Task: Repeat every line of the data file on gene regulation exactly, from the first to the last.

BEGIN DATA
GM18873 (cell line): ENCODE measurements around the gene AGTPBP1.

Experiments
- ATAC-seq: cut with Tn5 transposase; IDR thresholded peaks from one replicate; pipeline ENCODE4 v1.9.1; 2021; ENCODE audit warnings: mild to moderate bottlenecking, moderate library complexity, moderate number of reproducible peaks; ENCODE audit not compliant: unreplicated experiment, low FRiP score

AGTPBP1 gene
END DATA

GM18873 (cell line): ENCODE measurements around the gene AGTPBP1.

Experiments
- ATAC-seq: cut with Tn5 transposase; IDR thresholded peaks from one replicate; pipeline ENCODE4 v1.9.1; 2021; ENCODE audit warnings: mild to moderate bottlenecking, moderate library complexity, moderate number of reproducible peaks; ENCODE audit not compliant: unreplicated experiment, low FRiP score

AGTPBP1 gene